Eat It? I Can’t Even Pronounce it! – A North Indian’s Guide to Manipal’s Food Paradise

Welcome to the menu card of Manipal University! This post is an answer to all the dilemma that engulfs a North Indian’s mind the moment he or she moves in the food court or mess. The beauty of these exquisite South Indian dishes will make you relish your decision to choose Manipal University all the more.

Mushti Dosa-The number of holes on this dosa is most likely more than your attendance. This airy, velvet-soft dish is the lightest breakfast you can ask for. Its cooked crust will leave your taste-buds with a subtle crisp sensation.

Mushti Dosa

Semiya Bath -You might often catch a glimpse of these sticky white vermicelli in the breakfast platter. A light-on-the-stomach dish, it is wrapped up in Urad Dal, mustard seeds and vermicelli. It is perfect for those rushy mornings when you reeled out the clubbing beast within you at the DEE TEE night and wake up to your mobile screen at 8:50.

Semiya Bath

Mysore Pak -People in the south go gaga over the mention of this sweet, and the taste outrightly justifies the oomph. This unique sweet has a history of its own! It was the result of an unusual experiment, the head chef did to please the Maharaja of Mysore, Krishnaraja Wodeyar, as he forgot to make the dessert. He named it Mysore Pak- Mysore after the place of its origin and Pak because the thick sugar syrup used to make this is called as Pak. This finger-licking dessert is something you would want to take back to your hometown friends as a surprise gift.

Mysore Pak

Goli Baje -This lip-smacking tea-time snack originated in Karnataka itself. These are deep-fried balls of happiness with a soft sponginess inside and a crisp layer outside. To enjoy the authentic deliciousness of this snack, eat it piping-hot with coconut chutney (although hot is not a rule the food court goes by. Anyways!). An alert to all the fitness fanatics, swearing by the MIT gym, this little munchkin is packed with ‘maida.’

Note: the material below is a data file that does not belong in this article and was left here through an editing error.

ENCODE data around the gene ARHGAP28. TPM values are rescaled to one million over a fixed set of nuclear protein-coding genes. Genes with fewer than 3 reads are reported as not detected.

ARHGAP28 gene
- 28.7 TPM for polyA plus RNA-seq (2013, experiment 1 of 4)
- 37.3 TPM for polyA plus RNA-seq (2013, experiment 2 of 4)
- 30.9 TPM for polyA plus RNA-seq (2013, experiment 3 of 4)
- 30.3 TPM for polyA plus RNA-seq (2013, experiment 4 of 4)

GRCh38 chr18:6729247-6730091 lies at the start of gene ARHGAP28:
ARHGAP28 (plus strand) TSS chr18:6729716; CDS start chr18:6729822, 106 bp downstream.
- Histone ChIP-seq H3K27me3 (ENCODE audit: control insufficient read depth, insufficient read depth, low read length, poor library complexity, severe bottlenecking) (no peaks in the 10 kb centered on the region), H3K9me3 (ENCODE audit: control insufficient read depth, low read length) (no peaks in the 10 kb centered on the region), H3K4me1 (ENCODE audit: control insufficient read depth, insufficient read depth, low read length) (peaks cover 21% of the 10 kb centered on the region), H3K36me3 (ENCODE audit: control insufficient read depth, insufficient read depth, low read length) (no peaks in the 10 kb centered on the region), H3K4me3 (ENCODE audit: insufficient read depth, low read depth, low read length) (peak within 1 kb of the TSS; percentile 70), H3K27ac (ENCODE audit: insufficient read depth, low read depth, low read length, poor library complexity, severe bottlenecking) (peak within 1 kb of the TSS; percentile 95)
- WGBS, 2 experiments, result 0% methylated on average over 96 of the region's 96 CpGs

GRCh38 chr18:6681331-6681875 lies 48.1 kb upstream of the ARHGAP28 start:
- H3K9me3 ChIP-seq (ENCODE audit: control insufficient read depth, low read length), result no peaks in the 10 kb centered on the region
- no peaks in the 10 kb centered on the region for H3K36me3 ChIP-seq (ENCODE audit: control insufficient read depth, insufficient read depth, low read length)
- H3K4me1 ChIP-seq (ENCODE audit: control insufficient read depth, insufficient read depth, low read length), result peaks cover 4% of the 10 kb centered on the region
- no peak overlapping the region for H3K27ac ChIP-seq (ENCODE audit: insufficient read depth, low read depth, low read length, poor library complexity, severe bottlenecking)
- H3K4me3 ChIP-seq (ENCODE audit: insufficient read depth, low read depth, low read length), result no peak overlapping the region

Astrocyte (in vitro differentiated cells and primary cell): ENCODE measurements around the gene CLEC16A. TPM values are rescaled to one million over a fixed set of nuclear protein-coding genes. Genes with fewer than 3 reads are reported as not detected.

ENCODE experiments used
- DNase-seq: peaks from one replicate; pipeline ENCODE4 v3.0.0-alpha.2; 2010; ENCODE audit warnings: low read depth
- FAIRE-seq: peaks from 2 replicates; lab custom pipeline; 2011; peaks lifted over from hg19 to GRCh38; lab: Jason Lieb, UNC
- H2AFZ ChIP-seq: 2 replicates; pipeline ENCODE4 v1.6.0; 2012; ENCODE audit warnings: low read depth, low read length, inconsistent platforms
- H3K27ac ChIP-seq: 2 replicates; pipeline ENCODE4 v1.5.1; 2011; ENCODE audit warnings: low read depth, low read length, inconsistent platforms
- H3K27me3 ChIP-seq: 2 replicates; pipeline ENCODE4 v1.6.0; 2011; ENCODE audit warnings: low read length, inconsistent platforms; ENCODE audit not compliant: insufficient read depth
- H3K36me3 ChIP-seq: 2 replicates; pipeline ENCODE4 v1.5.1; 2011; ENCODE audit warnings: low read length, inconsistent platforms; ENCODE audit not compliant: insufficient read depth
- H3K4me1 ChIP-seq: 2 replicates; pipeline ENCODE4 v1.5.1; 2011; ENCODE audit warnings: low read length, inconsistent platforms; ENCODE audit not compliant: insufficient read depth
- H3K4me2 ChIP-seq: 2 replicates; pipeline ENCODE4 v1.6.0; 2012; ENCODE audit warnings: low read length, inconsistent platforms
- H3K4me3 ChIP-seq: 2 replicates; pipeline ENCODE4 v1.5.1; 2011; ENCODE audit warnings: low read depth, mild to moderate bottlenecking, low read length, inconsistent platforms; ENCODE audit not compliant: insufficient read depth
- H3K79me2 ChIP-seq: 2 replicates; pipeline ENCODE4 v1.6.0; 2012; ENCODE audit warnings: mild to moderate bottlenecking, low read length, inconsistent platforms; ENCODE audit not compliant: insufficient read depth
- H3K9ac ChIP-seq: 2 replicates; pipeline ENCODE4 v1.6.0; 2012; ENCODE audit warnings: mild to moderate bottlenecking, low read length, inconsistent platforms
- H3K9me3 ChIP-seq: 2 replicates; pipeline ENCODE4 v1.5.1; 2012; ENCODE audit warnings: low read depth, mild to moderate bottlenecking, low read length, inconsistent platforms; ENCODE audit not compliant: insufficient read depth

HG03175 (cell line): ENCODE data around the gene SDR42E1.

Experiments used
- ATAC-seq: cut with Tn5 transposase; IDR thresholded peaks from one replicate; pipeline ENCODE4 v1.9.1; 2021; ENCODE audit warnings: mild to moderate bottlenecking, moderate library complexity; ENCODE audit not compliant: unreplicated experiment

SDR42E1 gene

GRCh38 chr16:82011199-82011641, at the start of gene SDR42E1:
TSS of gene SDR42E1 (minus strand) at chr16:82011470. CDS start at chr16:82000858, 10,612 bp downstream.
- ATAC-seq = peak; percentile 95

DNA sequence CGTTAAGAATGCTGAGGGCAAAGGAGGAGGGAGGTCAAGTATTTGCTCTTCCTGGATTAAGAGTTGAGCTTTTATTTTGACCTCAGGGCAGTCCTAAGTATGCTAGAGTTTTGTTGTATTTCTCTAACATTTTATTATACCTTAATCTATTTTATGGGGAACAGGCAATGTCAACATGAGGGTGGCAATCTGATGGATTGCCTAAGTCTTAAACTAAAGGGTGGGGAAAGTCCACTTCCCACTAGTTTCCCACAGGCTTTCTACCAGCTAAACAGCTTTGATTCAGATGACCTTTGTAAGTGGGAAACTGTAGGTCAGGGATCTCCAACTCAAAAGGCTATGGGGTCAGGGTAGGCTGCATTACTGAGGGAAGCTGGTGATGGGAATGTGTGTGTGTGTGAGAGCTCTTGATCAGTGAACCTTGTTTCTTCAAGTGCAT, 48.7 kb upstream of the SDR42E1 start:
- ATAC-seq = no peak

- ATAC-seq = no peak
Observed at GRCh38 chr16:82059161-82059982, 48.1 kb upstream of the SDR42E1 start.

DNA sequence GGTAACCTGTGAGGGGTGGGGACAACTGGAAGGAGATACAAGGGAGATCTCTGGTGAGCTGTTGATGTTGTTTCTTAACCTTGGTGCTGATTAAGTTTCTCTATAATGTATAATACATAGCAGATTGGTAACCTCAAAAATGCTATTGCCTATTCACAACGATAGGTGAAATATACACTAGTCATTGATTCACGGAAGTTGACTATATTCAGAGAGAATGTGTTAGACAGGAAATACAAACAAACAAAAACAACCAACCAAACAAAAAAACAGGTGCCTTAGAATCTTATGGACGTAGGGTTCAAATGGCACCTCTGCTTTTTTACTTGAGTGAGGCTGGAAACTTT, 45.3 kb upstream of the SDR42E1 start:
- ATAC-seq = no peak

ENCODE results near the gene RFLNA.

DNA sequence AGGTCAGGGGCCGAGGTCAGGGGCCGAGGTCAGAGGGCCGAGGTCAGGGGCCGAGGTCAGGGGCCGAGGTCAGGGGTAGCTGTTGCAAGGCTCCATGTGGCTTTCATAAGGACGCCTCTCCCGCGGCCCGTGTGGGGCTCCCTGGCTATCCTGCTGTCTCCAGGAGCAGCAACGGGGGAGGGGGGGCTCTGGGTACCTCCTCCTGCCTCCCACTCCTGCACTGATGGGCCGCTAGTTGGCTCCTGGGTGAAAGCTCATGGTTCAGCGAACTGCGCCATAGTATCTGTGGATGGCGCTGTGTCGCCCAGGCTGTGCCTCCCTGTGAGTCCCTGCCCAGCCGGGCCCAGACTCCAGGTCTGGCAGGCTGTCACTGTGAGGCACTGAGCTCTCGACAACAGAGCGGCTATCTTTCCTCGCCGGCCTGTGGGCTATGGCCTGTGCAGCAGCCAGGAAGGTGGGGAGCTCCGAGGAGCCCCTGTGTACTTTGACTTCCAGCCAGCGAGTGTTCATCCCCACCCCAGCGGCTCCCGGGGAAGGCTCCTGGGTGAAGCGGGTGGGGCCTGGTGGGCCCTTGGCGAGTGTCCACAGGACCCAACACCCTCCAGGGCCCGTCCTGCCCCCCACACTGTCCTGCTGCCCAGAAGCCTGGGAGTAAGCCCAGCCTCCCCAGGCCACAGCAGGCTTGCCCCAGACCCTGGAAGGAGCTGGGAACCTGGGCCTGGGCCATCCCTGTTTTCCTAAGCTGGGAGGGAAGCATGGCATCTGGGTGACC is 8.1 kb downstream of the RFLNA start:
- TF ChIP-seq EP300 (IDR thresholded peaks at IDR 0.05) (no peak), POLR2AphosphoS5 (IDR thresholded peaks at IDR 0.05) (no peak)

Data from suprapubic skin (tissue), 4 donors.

Goli Baje

Kesari Bath -The topping of crushed dry fruits on this dessert is the chocolate at the end of your Cornetto. This popular South Indian dessert is the ‘sooji ka halwa’ your mother makes during Navratri. One bowlful of this pudding is sure to knock down your sugar cravings for the day.

Kesari Bath

Aloo Bonda -This street food is the south Indian version of the popular Maharashtrian Batata Vada. It is perfect for quenching those sudden hunger pangs that bother your amble campus strolls. These bite-sized delights taste the best when paired with coconut and coriander chutney.

Aloo Bonda

Payasam – Just as your dinner is incomplete without a complimentary dessert, no food list is complete without the mention of Kheer. Though there are a lot of variants to Payasam, the classical one you lay eyes on in the food court is the Sago Payasam, i.e., Sabudana Kheer. The tiny, spongy pearls immersed in milk is the go-to dessert for all the festivals in south India.


Rasam vs. Sambar-If you are from North India there is no chance you would have missed upon this fiery debate between you and your parents or friends. This is when you tell them its Sambar for lunch today, and they hit back saying its Rasam. But you can practically see no difference between the two.

Your urge to know the differences still won’t give way.Sit back, its resolved here.

Sambar is thick in consistency due to the addition of a large amount of cooked and mashed dal, while Rasam is more watery. Chili-heads like you from the north like Sambar more because of the number of spices while Rasam is low on spices.

Rasam v/s Sambar

Stepping into the food court or mess? Make sure you check on this list to make it a seamless,fuss-free experience the next time!

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